Disaster recovery and outsourcing are intimately related. The Loma Prieta earthquake in 1989 destroyed much of California’s highway system, including the bridge connecting Oakland and San Francisco. It took years for the highways to be rebuilt. Meanwhile, hundreds of thousands of workers who could not go to their work sites looked for alternatives. The alternative, at least if you were a knowledge worker, was to use what was then an emerging form of software, the remote access application. These applications started out ass very limited and narrowly based, and now they are just about everywhere, empowering all sorts of work functions. How did we go from disasters to outsourcing? Let’s read on and see!
More so than anywhere else in the US, California was designed around the automobile. Californian’s love their cars and the state, especially the highway system, is built around this love affair. But the love of the auto creates a vulnerability. What if something happens to your car or the roads? In the 70s, the oil embargo hit California hard, making it difficult to drive back and forth between home and work. It was the ’89 earthquake that created an entirely new kind of disaster. In other states, an earthquake might crack a section of road making it difficult to travel over at full speed, or it might drop boulders off of a hill and onto the road, requiring heavy equipment to clear the way. The complex highway system in California different. In California, they didn’t build a simple roadway, there are many elevated sections, clover leaf “fly overs," under and over passes and other sophisticated engineered features. If just a foot or two of elevated highway collapses, the next few miles become inaccessible. Even the apparently undamaged sections were closed for years so that they could be fully examined and damaged, but still standing, sections torn down. Unlike the oil embargo more than a decade earlier, when this earthquake came many Californians had computers at home and access to (relatively) inexpensive modems to connect them to the office.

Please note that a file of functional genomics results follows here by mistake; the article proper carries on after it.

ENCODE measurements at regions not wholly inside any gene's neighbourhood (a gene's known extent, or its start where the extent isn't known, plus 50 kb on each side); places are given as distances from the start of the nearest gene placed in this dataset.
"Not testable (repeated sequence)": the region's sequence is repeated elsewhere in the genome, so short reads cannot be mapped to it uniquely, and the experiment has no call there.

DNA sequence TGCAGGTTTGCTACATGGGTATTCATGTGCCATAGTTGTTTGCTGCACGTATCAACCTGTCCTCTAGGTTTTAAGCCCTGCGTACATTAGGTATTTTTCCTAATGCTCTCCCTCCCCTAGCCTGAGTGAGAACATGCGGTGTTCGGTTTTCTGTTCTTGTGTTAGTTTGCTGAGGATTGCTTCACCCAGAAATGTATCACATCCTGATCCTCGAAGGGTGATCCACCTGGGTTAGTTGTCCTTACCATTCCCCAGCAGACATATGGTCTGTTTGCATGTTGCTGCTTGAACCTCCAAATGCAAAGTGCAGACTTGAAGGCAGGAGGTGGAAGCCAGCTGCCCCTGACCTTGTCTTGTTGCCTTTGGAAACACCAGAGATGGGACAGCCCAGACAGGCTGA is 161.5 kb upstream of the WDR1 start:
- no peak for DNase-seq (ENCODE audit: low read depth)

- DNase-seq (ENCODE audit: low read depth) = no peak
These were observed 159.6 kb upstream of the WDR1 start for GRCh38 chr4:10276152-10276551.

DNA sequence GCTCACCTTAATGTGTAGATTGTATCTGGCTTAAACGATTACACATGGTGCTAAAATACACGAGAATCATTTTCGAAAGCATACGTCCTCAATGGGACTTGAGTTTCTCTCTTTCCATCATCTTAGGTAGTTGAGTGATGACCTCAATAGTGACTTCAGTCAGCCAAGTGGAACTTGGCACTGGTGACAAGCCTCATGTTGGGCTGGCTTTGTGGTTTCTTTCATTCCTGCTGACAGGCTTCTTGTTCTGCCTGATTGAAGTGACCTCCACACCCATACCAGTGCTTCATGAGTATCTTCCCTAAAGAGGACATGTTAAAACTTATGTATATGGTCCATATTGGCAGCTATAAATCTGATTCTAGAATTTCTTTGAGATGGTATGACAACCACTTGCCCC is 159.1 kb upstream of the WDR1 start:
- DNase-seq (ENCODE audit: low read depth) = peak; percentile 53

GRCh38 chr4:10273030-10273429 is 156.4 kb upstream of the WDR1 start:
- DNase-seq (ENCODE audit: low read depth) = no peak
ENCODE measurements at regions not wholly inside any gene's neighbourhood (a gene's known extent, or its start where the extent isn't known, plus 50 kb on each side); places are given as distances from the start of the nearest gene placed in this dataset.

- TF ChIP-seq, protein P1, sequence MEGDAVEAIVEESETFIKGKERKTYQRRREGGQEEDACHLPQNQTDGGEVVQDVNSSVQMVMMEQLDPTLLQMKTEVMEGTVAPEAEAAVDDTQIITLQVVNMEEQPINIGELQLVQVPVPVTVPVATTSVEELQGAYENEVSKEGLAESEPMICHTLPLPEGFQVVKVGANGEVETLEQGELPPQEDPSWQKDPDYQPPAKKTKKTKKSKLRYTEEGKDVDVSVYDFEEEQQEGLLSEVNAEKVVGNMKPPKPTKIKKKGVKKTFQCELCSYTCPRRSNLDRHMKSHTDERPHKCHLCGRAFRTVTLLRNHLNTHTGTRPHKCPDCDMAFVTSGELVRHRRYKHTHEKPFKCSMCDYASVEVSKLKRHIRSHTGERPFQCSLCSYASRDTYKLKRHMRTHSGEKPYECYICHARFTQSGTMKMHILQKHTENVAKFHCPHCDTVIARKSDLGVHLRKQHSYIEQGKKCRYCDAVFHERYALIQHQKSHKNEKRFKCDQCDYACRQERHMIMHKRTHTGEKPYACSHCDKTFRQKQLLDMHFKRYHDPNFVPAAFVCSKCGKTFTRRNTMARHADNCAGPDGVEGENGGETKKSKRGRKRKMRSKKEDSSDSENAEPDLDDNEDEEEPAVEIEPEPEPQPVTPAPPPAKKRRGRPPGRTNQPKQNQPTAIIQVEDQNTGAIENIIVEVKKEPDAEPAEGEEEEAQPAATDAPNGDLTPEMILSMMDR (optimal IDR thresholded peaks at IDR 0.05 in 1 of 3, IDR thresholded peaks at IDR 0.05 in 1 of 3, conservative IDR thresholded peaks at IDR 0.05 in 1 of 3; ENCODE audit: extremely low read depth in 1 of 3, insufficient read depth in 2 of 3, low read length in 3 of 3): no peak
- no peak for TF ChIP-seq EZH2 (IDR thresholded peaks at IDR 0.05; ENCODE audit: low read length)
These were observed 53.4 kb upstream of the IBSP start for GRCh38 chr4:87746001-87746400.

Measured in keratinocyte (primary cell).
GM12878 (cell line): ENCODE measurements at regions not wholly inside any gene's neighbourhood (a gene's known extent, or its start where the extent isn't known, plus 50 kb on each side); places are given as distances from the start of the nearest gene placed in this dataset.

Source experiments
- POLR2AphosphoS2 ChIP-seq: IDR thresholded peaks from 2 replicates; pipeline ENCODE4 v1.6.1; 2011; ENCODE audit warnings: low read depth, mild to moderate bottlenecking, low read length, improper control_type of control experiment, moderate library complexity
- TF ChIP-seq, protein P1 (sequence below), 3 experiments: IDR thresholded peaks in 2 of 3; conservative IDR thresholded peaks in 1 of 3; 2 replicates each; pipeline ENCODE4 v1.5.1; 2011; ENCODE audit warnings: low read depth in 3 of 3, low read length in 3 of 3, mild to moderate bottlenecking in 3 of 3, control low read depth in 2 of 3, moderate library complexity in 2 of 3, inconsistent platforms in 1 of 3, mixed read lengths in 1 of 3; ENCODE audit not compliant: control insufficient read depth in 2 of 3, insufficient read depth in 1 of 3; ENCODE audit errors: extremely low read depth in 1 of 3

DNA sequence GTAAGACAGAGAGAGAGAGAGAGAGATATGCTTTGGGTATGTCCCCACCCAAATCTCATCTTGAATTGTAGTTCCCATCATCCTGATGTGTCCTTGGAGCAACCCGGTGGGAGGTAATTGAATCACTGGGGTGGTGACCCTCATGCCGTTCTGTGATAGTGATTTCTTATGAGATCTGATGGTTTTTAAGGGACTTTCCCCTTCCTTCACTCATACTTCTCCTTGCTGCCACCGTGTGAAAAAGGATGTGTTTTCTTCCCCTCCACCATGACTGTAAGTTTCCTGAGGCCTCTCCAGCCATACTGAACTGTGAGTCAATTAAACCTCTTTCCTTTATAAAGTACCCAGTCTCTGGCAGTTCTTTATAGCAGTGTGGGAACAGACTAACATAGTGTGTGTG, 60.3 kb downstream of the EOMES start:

Today, we take it for granted that we can have remote access to our computers or our data. When the highways fell, knowledge workers… from sales staff, to lawyers, to researchers, to writers… were isolated at home, but had a sense that they could somehow use a computer to do their work and a modem to send data back and forth. Initially this was just potential. Some IT workers used early products to remotely monitor and maintain networks and mainframe computers. Hundreds of thousands of workers started to use these products, and the influx of new customers caused the products to rapidly evolve, and to develop more features. Today, we have a universe of products that not only allow you to remotely access a computer in your office, it also allows you to host virtual conferences and video chats and other functions that simulate a true virtual office.
If it wasn’t for remote access software, most of the outsourcing that exists today would not have been possible. Prior to the arrival of this class of software, there were dedicated corporate remote conference system, but they cost hundreds of thousands of dollars and were meant to link one office to another, so that just a handful of locations would be connected. The ability to link thousands of individuals inexpensively meant that even after the highways in California were back up, not every worker needed to (or wanted to) go return to a commute to work. Not coincidentally, the rise of Knowledge Based Outsourcing (KPO) happened while remote access applications were maturing. Remote access features, plus basic email, allowed work to be transferred to nearshore and offshore locations. Virtual office features provided the tools that global outsourcers needed to tie together their offices around the world and act as a single firm.
These products continued to evolve in the 21st Century. Remote access from your home to your office soon became access from wherever you are to your data, and Cloud Services took off. Almost every Cloud service evolved out of an earlier remote access product. The market is rapidly moving from reliable tools that let you build connections to data and to virtual offices, to specific commercial services that focus on making content (documents, bank information, photos, music, etc.) functional while hiding all of the technical complexity. In the wake of hurricane Sandy, many disaster recovery plans will need to be rewritten and expanded. As you write your 1st or next generation disaster recovery plan, make room for remote access software and Cloud services. They won’t be your entire plan, but if they are at the core of your plan these products will help you to create a more robust and more cost effective plan.